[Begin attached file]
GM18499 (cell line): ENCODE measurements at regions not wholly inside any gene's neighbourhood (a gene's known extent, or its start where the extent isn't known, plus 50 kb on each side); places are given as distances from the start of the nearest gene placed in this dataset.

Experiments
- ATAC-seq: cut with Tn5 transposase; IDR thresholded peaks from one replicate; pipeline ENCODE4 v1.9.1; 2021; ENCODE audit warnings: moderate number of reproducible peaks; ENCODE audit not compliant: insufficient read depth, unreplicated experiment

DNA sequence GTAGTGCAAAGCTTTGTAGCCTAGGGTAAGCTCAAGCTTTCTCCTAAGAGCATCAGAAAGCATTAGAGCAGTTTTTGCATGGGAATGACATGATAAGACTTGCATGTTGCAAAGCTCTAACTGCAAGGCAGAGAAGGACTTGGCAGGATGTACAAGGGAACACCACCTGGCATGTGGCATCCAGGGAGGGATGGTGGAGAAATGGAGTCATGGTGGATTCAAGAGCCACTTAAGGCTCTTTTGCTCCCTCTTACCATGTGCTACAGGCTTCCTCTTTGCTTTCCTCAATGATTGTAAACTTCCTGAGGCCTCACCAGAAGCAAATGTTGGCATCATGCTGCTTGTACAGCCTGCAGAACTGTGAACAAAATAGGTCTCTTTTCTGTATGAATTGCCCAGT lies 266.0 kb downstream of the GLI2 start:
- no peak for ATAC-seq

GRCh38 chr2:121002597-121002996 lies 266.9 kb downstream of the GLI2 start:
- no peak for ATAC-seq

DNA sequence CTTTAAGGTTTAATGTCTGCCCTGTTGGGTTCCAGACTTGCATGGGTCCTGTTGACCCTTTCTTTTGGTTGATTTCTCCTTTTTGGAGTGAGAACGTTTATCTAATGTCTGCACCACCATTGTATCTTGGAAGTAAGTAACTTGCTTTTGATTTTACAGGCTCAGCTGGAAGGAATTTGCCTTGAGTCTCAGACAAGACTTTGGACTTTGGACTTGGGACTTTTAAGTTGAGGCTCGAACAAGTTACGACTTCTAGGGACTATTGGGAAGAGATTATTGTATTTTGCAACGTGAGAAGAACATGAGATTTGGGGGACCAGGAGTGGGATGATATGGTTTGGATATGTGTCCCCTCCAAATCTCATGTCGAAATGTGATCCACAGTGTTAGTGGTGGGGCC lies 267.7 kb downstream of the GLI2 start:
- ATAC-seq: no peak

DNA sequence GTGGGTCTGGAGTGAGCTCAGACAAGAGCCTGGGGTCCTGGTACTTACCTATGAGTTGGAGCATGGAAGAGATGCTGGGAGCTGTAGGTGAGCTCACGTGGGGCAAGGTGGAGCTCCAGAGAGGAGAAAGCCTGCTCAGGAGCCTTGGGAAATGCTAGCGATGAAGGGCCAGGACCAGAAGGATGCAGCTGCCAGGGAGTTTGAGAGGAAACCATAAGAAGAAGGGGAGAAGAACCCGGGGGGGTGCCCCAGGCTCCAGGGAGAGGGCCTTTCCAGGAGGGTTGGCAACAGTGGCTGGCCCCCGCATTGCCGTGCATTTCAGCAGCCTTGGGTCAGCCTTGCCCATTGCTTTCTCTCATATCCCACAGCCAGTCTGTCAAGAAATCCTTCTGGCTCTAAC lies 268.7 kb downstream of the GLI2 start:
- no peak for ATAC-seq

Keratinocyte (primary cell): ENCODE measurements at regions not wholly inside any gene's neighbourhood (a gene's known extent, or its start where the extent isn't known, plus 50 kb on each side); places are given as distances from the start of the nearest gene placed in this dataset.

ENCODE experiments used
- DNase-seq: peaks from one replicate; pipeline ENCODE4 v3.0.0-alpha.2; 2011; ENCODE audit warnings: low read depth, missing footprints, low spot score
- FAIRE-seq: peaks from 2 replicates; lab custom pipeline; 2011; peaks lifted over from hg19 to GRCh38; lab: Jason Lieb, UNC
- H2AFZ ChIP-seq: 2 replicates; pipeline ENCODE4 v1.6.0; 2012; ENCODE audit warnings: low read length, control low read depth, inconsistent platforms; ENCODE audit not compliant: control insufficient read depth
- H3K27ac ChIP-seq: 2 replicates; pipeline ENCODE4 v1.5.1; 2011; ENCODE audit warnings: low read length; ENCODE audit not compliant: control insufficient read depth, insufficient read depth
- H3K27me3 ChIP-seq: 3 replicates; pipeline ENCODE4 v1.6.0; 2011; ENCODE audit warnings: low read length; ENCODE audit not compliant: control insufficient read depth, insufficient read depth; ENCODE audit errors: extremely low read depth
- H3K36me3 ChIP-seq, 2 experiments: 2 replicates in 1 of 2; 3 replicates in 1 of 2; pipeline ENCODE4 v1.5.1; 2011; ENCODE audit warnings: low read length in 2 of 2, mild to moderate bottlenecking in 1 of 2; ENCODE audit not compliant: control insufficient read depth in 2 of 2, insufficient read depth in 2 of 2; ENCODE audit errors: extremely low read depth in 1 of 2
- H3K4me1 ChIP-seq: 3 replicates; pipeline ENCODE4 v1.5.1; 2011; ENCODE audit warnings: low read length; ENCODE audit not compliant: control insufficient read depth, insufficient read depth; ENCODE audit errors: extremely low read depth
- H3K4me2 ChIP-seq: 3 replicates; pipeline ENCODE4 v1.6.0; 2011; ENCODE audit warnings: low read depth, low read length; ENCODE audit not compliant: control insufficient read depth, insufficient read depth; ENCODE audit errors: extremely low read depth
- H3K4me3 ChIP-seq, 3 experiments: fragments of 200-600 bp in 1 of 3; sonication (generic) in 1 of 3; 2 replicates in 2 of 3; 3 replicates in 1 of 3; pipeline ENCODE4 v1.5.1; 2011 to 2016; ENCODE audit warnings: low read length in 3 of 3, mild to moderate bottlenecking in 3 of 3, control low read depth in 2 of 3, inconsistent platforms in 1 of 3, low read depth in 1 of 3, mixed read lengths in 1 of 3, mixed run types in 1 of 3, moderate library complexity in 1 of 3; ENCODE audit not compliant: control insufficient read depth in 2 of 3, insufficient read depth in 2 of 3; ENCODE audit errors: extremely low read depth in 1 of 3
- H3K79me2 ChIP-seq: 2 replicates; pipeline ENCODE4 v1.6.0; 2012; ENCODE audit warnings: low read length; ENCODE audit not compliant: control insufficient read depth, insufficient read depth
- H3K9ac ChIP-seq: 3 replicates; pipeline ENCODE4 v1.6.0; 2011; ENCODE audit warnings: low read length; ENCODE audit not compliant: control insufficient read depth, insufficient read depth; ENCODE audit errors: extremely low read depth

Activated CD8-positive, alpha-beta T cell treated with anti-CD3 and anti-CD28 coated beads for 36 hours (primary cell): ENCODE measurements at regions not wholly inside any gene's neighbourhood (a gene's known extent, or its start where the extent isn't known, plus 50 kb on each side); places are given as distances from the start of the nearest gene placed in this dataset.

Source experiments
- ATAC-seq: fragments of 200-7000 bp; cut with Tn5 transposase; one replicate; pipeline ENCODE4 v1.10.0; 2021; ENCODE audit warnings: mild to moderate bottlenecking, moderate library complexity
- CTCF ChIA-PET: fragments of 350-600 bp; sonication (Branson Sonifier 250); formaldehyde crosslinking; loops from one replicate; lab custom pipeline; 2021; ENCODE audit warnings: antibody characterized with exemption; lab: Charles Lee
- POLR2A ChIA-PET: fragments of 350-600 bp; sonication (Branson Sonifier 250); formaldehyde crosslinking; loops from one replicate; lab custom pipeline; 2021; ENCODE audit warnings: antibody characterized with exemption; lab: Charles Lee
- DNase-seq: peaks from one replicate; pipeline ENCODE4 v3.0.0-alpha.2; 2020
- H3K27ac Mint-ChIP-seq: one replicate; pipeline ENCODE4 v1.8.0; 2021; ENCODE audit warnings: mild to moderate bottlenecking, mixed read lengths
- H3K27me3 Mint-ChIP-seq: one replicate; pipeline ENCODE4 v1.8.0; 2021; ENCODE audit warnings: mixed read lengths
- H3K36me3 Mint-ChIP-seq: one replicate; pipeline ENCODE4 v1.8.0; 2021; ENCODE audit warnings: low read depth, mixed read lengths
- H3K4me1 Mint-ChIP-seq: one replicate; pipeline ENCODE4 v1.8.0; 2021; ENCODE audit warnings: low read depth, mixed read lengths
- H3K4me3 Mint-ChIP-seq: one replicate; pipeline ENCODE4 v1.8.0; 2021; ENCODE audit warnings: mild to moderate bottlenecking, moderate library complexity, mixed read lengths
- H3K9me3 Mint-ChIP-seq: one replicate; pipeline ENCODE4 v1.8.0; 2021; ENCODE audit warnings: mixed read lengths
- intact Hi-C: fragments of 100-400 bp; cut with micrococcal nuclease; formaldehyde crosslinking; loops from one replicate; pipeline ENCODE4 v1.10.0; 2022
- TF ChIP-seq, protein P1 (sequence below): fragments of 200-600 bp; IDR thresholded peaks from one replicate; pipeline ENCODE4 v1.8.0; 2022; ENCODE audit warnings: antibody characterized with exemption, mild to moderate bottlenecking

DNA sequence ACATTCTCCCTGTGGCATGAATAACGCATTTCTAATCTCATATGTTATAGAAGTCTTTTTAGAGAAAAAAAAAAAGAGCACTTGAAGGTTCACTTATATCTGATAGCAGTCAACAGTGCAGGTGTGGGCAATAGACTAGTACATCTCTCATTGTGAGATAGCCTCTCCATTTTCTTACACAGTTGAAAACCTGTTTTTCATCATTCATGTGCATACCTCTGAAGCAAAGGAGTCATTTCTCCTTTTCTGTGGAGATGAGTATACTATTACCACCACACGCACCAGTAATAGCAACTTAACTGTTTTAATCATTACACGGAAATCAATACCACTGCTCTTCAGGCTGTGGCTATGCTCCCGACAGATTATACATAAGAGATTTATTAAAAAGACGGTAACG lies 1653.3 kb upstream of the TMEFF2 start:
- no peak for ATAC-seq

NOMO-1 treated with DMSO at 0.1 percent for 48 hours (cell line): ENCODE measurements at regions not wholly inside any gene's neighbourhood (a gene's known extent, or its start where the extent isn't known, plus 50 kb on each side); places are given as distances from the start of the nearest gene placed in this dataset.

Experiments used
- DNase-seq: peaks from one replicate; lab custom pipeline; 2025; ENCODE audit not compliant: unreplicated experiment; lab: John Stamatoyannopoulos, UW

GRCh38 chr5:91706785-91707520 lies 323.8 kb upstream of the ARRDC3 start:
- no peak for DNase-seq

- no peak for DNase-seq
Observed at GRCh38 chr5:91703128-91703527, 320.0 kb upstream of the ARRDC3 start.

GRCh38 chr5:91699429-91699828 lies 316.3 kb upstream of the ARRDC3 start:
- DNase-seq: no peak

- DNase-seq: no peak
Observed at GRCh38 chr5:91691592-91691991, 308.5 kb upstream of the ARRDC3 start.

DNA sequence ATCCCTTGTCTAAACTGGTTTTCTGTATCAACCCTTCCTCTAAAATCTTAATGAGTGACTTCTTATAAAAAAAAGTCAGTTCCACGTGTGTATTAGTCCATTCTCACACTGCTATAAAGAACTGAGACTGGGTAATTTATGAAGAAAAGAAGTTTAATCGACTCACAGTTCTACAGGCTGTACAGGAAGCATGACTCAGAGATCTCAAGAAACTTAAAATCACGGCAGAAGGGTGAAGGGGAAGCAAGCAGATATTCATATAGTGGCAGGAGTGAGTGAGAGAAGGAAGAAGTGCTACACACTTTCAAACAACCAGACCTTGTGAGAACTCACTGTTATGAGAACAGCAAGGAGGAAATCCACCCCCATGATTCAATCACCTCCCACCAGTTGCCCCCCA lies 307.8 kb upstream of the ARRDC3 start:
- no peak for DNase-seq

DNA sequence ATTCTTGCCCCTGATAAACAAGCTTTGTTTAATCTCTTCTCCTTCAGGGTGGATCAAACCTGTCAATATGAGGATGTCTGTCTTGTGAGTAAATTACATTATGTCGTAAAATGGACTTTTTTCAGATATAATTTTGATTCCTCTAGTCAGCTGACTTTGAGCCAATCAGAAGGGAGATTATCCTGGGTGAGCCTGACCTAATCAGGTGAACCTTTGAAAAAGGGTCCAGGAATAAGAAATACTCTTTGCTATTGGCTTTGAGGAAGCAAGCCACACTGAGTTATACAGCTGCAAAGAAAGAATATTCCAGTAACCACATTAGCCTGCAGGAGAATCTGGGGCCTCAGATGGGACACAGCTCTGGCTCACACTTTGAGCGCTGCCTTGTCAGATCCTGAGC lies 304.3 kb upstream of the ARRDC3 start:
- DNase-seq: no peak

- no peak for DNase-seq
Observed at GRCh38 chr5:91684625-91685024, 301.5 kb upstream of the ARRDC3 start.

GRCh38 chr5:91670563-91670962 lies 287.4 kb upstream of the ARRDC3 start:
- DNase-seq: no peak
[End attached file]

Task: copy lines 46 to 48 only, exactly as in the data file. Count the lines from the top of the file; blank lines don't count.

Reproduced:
- no peak for DNase-seq
Observed at GRCh38 chr5:91703128-91703527, 320.0 kb upstream of the ARRDC3 start.

GRCh38 chr5:91699429-91699828 lies 316.3 kb upstream of the ARRDC3 start: